Greek current account gap shrinks - only one new Ferrari
By Harry Papachristou | February 19, 2013 11:07 PM EST
Greece's current account deficit narrowed last year to its lowest level since the country joined the euro, adding to evidence that the economy is slowly responding to harsh austerity measures.
The gap narrowed by 73 percent in 2012 to 5.58 billion euros (4.81 billion pounds), helped by falling imports and lower interest payments after a sovereign debt cut, the country's central bank said on Tuesday.
The bank gave no breakdown on the extent to which import cuts reflected less purchases of machinery by Greek firms, a bad sign for crumbling investment levels and chances of a much needed revival in exports such machines could produce.
However, one telltale statistic showed how showy lifestyles are out of fashion in bailed-out Greece. Only one new Ferrari sports car was registered nationally in the whole of 2012. That, plus one used Ferrari sold, contrasted with 21 new and 37 used ones in 2007, the last year before Greece's recession started.
The current account deficit shrank to 2.9 percent of gross domestic product (GDP) in 2012 from 9.9 percent the previous year - its lowest level since at least 1999, according to available data.
"The pace of the adjustment was impressive last year," said Nikos Magginas, an economist at the country's biggest lender National Bank.
The current account balance is a key measure of how competitive a nation's economy is and of whether it is living within its means. The reading had deteriorated during a debt-fuelled economic boom to a record deficit of 14.7 percent of GDP in 2008.
But a severe economic contraction, partly due to austerity measures as part of the country's international bailout, has narrowed the gap and may eliminate it in 2014, according to government estimates.
In a further sign of economic adjustment announced last week, consumer prices stopped rising in January for the first time since at least 1996, reflecting a plunge of almost a third in households' real disposable income.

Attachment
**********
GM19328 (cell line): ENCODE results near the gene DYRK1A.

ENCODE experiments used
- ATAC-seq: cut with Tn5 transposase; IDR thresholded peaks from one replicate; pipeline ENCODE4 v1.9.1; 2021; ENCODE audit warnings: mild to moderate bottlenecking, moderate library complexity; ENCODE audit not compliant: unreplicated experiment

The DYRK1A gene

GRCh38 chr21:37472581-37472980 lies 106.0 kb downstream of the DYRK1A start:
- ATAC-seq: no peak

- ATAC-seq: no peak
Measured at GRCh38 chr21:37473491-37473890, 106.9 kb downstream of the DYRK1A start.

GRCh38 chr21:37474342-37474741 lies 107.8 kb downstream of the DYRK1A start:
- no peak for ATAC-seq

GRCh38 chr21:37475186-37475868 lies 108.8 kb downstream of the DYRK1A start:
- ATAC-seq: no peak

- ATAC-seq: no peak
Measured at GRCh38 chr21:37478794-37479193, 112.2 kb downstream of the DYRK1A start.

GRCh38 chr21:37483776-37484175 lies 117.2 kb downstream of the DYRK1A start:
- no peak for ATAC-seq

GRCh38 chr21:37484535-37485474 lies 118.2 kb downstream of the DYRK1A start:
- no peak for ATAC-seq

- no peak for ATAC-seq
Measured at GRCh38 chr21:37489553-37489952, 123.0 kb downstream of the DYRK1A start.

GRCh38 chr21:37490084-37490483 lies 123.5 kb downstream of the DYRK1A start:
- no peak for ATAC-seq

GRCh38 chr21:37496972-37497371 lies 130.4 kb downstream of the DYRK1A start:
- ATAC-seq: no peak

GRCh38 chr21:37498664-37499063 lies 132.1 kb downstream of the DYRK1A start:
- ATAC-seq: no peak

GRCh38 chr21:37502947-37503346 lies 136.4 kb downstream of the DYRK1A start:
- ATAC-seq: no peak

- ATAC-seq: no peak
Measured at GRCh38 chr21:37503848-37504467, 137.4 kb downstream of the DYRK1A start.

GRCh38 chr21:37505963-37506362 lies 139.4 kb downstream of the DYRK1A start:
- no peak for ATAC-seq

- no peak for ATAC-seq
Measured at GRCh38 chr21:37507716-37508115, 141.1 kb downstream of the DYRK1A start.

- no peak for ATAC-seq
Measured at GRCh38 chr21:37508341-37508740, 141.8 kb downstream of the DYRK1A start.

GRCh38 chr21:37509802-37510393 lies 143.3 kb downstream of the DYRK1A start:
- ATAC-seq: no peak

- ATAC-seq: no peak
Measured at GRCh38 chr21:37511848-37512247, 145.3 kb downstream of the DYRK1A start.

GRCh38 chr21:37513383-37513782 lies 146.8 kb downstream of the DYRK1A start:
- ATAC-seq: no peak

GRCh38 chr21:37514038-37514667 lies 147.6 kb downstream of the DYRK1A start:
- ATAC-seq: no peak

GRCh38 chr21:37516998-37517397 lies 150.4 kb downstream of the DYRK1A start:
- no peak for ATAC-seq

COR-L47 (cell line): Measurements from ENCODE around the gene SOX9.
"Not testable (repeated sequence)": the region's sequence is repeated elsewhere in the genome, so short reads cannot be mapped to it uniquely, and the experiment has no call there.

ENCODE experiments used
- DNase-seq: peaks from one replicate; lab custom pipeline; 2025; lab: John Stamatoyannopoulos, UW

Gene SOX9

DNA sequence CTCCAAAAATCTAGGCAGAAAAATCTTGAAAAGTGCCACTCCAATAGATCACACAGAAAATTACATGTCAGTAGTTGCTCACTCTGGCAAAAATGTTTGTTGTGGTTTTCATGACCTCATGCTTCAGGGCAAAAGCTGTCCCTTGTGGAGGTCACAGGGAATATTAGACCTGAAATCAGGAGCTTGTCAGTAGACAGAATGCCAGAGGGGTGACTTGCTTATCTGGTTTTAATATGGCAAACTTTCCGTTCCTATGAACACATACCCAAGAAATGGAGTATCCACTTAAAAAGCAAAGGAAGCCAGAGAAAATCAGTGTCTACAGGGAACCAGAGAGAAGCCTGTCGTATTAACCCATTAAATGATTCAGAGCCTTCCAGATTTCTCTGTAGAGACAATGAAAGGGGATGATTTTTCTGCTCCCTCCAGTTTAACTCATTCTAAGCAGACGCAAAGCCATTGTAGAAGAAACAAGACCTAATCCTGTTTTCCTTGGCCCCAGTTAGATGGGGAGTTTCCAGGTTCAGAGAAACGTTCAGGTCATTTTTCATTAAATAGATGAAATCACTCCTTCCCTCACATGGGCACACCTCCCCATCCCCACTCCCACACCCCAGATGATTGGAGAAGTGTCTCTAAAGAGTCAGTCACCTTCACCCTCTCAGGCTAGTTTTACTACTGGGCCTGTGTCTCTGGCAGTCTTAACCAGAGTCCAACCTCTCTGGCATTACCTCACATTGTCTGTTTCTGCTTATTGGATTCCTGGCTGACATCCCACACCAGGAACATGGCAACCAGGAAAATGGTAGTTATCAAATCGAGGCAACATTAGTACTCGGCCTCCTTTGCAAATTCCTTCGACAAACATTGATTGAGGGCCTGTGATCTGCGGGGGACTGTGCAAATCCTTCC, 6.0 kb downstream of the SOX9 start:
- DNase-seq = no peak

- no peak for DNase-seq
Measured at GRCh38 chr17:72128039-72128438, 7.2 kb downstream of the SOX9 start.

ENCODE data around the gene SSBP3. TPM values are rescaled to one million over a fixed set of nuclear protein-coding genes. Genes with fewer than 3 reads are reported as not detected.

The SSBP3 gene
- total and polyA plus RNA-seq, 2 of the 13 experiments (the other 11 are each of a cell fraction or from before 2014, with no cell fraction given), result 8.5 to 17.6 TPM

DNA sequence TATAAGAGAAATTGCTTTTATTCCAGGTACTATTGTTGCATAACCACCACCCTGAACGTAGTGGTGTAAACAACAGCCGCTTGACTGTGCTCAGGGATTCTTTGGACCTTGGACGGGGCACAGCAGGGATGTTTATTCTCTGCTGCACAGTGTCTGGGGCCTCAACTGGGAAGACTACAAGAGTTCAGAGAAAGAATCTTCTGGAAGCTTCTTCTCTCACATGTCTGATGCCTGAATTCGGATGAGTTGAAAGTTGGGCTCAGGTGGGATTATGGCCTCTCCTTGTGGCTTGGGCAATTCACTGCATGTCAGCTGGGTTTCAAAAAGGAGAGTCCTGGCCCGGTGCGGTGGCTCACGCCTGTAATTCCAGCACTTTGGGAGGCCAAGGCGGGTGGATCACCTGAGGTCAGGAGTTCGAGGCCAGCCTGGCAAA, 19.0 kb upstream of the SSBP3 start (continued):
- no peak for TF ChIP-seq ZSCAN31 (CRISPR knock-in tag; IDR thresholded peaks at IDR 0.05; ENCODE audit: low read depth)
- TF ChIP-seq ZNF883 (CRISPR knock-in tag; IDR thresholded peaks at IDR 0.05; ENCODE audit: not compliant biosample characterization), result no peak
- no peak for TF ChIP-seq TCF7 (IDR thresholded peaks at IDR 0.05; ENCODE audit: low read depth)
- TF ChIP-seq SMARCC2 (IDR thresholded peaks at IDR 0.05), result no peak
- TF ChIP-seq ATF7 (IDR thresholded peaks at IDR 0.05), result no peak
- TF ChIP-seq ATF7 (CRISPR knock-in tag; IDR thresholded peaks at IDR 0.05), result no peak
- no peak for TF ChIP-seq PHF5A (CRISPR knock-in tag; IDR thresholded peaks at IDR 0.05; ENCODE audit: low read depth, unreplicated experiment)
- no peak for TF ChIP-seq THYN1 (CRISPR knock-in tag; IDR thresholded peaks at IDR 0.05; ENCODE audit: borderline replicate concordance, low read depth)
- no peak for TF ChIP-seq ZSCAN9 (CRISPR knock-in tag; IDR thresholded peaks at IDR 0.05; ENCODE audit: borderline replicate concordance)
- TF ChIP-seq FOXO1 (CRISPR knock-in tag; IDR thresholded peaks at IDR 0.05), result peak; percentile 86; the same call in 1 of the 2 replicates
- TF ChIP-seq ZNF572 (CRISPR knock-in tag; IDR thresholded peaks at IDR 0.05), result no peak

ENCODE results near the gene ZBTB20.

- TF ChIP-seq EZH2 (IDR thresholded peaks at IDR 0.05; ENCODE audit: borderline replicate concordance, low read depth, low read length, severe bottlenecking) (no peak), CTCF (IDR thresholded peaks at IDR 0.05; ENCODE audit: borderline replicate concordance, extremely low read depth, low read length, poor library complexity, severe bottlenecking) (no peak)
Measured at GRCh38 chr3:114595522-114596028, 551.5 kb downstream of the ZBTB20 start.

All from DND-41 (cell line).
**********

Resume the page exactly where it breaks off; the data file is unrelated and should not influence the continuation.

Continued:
Most of the improvement in the current account reflected falling imports, as austerity-hurt businesses and households cut down on purchases of foreign machinery and consumer goods that are not produced at home. Imports dropped by 12 percent to 41.6 billion euros, according to central bank figures.
Interest payments on Greece's sovereign debt dropped sharply after a 75 percent writedown Athens imposed on private sector bondholders back in March. The income account balance, which reflects such payments, narrowed by 75 percent to 2.16 billion euros.
Tourism, Greece's chief money spinner, was not much help, falling by 4.6 percent to generate revenues of 10.02 billion euros on shrinking arrivals from Germany, the country's biggest tourism market.
Exports rose by a mere 3.8 percent and the country needed to do better than that to keep its payments balance broadly balanced when the economy recovers, economists warned.
"We need more exports of goods for the correction in the current account deficit to become permanent," Magginas said.
Several in-built characteristics of the Greek economy tend to tilt it towards current account deficits, such as high dependence on foreign energy sources and imported products which cannot be easily replaced with domestic ones.
The share of exports as part of the country's GDP stands at about 25 percent of GDP, the lowest level among the 17 countries sharing the euro.
Greece's foreign exchange reserves stood at 5.5 billion euros at the end of December, the Bank of Greece added.
(Editing by Stephen Nisbet)
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